Cascadia: A Board Game Review with Citations

Label something ‘educational’ and for whatever reason it begins to sound, well, less fun. But since landscape ecology is not the best known discipline, it seems worth sneaking landscape lessons into any medium going. That was my first thought on unpacking Cascadia, a board game I was given by friends for Christmas that immediately calls to mind key concepts in landscape ecology (and happens to have won the prestigious 'Spiele des Jahres' award for 2022). Indeed, the blurb on the box describes players ‘competing … to construct a beautiful landscape mosaic’. Designed to celebrate the wildlife and ecosystems of the Pacific Northwest—aka Cascadia—the game instantly catches the landscape ecologist’s eye with its attractive interlocking hexagonal habitat tiles. Hexagons share with squares the advantage of tessellating perfectly, but unlike squares their perimeter remains roughly equidistant with the centre. In 2007 Birch et al. determined that hexagonal grids were ‘rarely used, even in applications for which they are more suitable than rectangular grids’. Has this changed since?  

Back to the game: once underway, we found it quick and intuitive, with a shallower learning curve than some other recent board games (for example, Wingspan, another favourite of ecologists). Players take turns selecting from four possible pairings of habitat tiles and wildlife tokens. Tiles are placed into the player’s developing ecosystem, building up that lovely hexagonal grid landscape, with the first aim being to build the most contiguous habitat patches possible. Each of those tiles, meanwhile, is illustrated with one or more of the game’s five animal species, whose tokens can be placed on that tile. The habitat–species combinations are not always intuitive – salmon are just as likely to be found floundering on the prairie as they are swimming upstream – but presumably they were mixed up to keep the game play from becoming samey.

Scoring cards indicate the objectives for placing wildlife, with several alternative sets of cards gradually ramping up in complexity. After just three plays, we still haven’t progressed beyond the starter level, in which Grizzly Bears like to be in pairs (not but too close to other pairs), Red-tailed Hawks favour the solitary life, Elk (Cervus canadensis, like an oversized Red Deer Cervus elaphus) prefer to be in herds—provided, for some reason, that they’re walking in single file— while Chinook Salmon form undulating runs. Red Foxes like diversity, scoring more for each species inhabiting neighbouring tiles. So, embedded within the gameplay, we have 3Cs rewilding as per Soule and Noss (1998) cores (bigger patches = better), corridors (contiguous linear habitats score just as highly) and carnivores (the paired bears).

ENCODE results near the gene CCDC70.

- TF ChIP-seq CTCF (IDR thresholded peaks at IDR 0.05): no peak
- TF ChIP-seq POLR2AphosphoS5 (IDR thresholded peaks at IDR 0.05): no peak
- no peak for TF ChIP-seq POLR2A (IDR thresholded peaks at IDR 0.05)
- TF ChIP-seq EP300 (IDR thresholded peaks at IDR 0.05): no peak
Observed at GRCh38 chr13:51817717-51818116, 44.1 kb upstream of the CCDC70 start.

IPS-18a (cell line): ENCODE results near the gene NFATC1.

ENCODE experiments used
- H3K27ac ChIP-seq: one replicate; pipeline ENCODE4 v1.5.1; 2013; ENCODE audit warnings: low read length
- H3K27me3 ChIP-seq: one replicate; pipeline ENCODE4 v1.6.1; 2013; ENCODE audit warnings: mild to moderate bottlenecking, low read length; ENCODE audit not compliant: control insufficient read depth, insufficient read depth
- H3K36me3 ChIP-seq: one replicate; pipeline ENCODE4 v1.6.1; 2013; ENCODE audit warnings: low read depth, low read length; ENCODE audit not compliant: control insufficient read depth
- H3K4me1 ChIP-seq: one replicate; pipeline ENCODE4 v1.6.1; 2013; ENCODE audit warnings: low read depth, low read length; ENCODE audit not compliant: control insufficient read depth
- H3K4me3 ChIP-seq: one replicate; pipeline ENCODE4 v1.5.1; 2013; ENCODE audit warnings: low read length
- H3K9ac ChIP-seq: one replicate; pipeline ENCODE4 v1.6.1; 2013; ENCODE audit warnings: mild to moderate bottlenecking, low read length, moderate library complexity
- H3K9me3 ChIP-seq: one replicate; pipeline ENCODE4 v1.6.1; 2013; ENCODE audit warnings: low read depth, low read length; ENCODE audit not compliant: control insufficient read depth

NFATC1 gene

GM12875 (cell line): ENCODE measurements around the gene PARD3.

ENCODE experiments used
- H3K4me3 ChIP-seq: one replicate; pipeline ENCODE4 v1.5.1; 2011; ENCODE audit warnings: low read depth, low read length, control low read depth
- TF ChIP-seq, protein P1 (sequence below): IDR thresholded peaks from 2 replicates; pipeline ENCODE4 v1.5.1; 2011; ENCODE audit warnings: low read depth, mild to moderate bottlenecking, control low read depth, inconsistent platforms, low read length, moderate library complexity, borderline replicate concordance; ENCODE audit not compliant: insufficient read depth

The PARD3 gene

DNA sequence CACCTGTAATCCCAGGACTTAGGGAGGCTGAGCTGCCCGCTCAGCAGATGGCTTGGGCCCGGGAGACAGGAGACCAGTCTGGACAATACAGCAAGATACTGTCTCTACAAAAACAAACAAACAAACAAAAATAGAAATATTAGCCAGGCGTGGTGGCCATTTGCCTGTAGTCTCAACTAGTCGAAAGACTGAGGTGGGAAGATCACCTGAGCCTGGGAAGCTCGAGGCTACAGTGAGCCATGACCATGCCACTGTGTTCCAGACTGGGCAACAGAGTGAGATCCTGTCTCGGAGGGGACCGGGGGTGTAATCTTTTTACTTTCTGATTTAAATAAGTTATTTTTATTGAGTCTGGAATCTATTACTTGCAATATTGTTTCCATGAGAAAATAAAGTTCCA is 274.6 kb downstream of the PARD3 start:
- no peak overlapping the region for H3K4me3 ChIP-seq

As an ecologist who works primarily on insects, the choice of a mere five species – three mammals, a raptor and a fish – feels limiting, though at least the less well known Red-tailed Hawk Buteo jamaicensis (essentially a Nearctic equivalent to the Common Buzzard Buteo buteo) gets a starring role instead of the Bald Eagle. The game makes a virtue of concentrating on ‘keystone’ species by offering ‘Nature Tokens’ in return for placing wildlife on single habitat hexagons. The tokens are illustrated with ‘cones from the mighty Douglas Fir’, the only nod to the existence of any plant species beyond the heavily stylised trees on the forest tiles. And, from a UK point of view, the thing most strikingly missing is any sign of humans whatsoever: this is very much about creating extensive wilderness in the John Muir sense. Perhaps for UK practitioners, working in crowded, contested spaces, a more realistic board game would look closer to the appealing multifunction landscapes of Burton et al. (2019), but still, Cascadia is pleasantly diverting for anyone with at least a passing interest in both board games and landscape science.


Birch CPD, Oom SP, Beecham JA (2007) Rectangular and hexagonal grids used for observation, experiment and simulation in ecology. Ecological Modelling 3-4: 347 – 559

Burton V, Metzger M, Brown C, Moseley (2019) Green Gold to Wild Woodlands; understanding stakeholder visions for woodland expansion in Scotland. Landscape Ecology 34: 1693 - 1713

Soule M, Noss R (1998) Rewilding and Biodiversity: Complementary Goals for Continental Conservation. Wild Earth 8: 19 - 28